MINISTER SHERLOCK TO LAUNCH EMPLOYMENT BASED POSTGRADUATE PROGRAMME 2013 AT SOLARPRINT

Dr. Mazhar Bari (CEO, Solarprint), Minister Sean Sherlock, Prof. Orla Feely, Chair, Irish Research Council

Financial Support for Research Students Taken on by Employers

Minister for Research and Innovation, Sean Sherlock,  T.D. visited the SolarPrint company premises on the Ballymoss Road, Sandyford, this morning (20th February) to launch  the Employment Based Postgraduate Programme for 2013. This  programme, managed by the Irish Research Council, offers researchers the opportunity to complete a Master’s Degree or PhD Degree while being employed by a private company or public organisation based in the Republic of Ireland.  A total of €1.8 million has been invested in the first round of awards, with €0.6 million of this coming from employer partners.

The aim of the programme is to educate researchers at Masters and PhD level with an insight into business aspects of research and innovation and to facilitate research collaboration, knowledge transfer and networking between Irish based enterprise and researchers at Higher Education Institutes.  For employers, the programme offers the opportunity to employ a talented postgraduate researcher to work on an agreed project which must have direct relevance to the company.  

Successful researchers have secured places with a wide variety of Irish employers, including the Projects Arts Centre, SolarPrint, Biomnis Ireland, Inland Fisheries Ireland, Mulcahy Walsh & Co.,  and the Alzheimer Society of Ireland as well as in multinational companies such as Boston Scientific, Digital Optics Corporation Europe Ltd and Allergan Pharmaceuticals

The programme is open to all research disciplines, providing the student is registered as a postgraduate student at an Irish Higher Education Institution.

 Speaking in advance of the announcement Minister Sherlock  said,

“This unique programme,  the first of its kind in Ireland,  meets the needs of both industry and the research student.  It is a win-win situation, and is a partnership between the higher education institution and the employer in developing the skills and expertise of the researchers and innovators who will be so important for our future. Companies that are serious about research and development will avail of the opportunity provided.”

Professor Orla Feely Chair of the Irish Research Council said,

“The Employment Based Postgraduate Programme will further advance the objective of supporting researchers in the development of their careers, and it builds on the strong foundation laid through the Enterprise Partnership Scheme with which 200 companies have engaged.”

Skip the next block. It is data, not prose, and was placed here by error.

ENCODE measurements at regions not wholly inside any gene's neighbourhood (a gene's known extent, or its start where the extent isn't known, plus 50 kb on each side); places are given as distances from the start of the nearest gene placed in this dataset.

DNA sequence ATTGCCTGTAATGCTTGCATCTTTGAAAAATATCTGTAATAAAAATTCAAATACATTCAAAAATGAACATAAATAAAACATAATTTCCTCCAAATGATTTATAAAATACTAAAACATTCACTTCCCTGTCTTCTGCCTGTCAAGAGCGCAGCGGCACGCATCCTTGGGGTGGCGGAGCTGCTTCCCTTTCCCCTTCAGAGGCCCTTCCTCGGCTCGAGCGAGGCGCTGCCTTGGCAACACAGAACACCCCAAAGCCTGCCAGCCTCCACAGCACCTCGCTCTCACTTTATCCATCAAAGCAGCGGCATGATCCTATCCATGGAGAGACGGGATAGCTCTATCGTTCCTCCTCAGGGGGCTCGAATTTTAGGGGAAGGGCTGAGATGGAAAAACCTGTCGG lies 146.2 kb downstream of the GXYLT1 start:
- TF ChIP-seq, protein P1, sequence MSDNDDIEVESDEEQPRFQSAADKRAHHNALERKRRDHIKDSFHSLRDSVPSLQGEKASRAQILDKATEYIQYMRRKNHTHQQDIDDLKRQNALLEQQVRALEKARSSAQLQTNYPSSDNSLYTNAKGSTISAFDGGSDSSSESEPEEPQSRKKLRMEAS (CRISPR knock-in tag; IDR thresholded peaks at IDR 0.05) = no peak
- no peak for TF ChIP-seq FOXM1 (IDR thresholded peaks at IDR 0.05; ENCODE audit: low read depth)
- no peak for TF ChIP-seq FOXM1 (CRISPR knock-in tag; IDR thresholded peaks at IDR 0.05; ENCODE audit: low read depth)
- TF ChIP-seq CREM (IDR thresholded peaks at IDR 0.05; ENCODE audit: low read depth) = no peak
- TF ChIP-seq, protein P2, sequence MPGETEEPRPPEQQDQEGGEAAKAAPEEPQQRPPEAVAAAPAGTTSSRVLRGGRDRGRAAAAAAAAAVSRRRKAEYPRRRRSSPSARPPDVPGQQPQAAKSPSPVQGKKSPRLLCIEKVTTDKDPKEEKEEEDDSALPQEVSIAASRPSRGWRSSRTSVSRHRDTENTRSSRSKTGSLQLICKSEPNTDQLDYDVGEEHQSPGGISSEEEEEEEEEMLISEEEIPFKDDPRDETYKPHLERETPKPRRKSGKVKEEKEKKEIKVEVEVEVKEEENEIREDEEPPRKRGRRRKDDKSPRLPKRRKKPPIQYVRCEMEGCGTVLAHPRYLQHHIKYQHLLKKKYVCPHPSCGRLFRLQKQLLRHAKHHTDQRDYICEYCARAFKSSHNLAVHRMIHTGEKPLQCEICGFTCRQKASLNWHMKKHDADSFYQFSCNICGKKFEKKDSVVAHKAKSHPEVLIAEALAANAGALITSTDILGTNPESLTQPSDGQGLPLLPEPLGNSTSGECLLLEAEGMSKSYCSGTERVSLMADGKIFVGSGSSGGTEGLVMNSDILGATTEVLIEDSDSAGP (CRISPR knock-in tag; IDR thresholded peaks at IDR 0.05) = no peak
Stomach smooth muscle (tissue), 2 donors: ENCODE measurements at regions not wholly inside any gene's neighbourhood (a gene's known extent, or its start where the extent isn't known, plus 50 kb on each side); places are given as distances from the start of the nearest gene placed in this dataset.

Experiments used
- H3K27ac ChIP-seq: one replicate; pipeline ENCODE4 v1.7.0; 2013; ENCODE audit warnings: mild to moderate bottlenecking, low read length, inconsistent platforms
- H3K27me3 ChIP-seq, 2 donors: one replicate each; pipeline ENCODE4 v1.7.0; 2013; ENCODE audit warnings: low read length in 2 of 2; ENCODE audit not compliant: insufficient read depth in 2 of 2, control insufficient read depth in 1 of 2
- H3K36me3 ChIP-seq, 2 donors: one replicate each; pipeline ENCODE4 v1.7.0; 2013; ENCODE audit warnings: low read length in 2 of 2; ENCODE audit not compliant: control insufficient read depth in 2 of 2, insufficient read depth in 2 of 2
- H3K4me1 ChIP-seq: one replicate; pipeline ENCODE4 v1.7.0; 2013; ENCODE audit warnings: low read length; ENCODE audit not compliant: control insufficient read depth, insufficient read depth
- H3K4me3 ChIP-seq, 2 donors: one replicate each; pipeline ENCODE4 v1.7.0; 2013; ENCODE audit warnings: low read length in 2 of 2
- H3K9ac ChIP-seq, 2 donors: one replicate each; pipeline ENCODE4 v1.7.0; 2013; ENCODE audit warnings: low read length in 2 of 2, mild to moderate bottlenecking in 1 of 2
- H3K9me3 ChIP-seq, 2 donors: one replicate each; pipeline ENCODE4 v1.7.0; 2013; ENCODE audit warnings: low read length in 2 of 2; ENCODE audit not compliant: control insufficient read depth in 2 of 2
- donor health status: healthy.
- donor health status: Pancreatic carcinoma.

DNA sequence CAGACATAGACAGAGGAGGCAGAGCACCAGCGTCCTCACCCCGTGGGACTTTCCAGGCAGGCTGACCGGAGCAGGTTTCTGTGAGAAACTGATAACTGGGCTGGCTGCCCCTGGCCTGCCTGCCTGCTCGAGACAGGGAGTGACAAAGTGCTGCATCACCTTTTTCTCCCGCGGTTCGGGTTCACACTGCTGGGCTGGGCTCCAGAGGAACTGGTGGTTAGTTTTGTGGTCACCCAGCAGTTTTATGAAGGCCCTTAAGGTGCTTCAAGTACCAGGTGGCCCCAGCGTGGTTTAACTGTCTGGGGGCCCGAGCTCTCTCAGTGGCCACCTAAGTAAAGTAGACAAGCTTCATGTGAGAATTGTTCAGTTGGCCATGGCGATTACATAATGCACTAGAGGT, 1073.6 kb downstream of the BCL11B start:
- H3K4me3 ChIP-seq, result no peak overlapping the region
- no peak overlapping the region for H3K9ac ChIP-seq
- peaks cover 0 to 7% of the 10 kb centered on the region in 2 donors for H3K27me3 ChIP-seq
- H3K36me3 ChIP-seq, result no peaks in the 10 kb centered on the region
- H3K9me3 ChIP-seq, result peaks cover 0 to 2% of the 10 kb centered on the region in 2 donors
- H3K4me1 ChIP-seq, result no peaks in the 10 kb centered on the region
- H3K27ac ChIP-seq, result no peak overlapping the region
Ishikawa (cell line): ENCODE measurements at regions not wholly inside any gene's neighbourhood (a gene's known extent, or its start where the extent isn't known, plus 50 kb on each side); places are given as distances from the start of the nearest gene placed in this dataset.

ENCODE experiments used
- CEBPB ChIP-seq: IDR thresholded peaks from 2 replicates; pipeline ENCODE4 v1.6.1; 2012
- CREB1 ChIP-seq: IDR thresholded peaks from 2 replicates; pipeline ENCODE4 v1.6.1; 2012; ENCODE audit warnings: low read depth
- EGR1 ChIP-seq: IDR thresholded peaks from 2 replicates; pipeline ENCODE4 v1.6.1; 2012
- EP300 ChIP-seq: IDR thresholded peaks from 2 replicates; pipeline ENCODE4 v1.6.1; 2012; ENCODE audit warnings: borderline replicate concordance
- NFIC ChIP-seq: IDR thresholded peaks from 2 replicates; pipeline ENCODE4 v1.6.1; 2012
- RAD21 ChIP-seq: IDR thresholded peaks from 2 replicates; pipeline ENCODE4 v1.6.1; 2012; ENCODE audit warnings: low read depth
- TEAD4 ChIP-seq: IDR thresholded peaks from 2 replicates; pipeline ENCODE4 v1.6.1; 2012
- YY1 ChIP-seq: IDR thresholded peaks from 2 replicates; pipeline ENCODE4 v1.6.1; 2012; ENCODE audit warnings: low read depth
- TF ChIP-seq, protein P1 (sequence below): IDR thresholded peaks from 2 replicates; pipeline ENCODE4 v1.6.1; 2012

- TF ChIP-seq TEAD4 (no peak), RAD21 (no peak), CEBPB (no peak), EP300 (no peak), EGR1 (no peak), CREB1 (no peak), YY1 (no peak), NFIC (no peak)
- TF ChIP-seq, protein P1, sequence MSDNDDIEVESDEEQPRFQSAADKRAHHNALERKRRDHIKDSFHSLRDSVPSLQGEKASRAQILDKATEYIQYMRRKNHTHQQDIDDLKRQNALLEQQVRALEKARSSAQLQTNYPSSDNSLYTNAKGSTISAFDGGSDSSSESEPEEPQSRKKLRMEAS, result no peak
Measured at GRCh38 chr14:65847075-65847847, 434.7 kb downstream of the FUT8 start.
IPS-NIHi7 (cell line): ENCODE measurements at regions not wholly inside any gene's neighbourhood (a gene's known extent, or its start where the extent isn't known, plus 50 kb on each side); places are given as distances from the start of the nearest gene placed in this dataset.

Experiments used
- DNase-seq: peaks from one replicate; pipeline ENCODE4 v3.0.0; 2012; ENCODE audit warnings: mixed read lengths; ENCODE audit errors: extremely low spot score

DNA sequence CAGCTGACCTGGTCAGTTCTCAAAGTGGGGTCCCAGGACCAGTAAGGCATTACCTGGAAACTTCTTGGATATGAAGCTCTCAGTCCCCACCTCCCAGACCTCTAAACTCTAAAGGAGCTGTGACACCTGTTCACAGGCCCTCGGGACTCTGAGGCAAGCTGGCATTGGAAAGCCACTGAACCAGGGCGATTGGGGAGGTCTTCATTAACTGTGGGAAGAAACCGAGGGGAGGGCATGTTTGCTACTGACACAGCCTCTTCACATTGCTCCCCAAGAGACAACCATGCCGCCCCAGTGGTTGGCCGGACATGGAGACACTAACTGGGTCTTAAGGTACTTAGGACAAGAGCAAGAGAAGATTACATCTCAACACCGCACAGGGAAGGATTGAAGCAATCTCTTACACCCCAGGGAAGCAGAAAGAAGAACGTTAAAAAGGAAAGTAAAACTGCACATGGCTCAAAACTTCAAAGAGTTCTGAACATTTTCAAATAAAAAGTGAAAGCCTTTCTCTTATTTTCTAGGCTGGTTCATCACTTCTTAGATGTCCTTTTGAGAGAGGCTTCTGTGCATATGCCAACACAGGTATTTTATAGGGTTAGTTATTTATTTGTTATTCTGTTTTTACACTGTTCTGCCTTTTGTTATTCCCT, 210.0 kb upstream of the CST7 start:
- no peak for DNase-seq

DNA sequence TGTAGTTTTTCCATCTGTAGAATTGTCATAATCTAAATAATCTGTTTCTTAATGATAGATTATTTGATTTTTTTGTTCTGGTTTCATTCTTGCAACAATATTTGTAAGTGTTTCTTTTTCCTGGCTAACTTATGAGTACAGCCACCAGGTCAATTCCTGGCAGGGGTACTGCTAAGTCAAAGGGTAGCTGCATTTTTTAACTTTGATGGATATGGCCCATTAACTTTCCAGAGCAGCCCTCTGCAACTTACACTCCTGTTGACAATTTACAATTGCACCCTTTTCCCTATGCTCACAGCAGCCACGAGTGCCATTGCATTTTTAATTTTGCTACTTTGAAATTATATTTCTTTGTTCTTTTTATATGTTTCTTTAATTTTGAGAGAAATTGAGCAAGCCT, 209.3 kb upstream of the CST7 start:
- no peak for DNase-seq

The next round of the Employment Based Postgraduate Programme for 2013/14 will be open for applications in the coming weeks,  details are available on the Irish Research Council website www.research.ie.

Case Study – Solarprint

SolarPrint is an Irish company that is developing next generation energy technologies which convert light from any source into energy. The company develops Dye-Sensitised Solar Cells (DSSC), a third-generation printable solar cell technology.

Dr. Mazhar Bari, Chief Technology Officer of SolarPrint said,

“We participate in the Irish Research Council programme in order to accelerate innovation in next-generation photovoltaic technologies and foster meaningful relationships with academic partners. By supporting talented researchers in Irish universities, SolarPrint can explore novel materials and processes that offer solutions to the technical challenges we face. These collaborative efforts generate new ideas, inspire future products, and secure intellectual property to cement SolarPrint's position at the forefront of indoor energy harvesting technology.”

Note for Editors

The Employment Based  Postgraduate Programme is a new initiative by the Irish Research Council for Masters and PhD students  which provides the opportunity to undertake a Masters of PhD qualification in an employment setting.  The programme is co-funded by the Irish Research Council and the employment partner.   The research student will spend between 50-70% of their time in the employment setting, and 30-50% in the higher education institution.  The student and research is subject to the quality processes and procedures of the higher education institution at which they are registered. The  pilot this year is funding 36 students, with almost 60% of the employers being SMEs. The pilot programme represents an investment of  €1.8m,  of which €0.6m  is being provided by the employers.  

The programme builds on the successful Irish Research Councils Enterprise Partnership Scheme which was initiated in 2004/2005 and which has funded over 300 individuals. In that scheme the student is primarily based at the higher education institution and enterprise funds one third of a studentship. Since its initiation, almost 200 companies have partnered on that programme.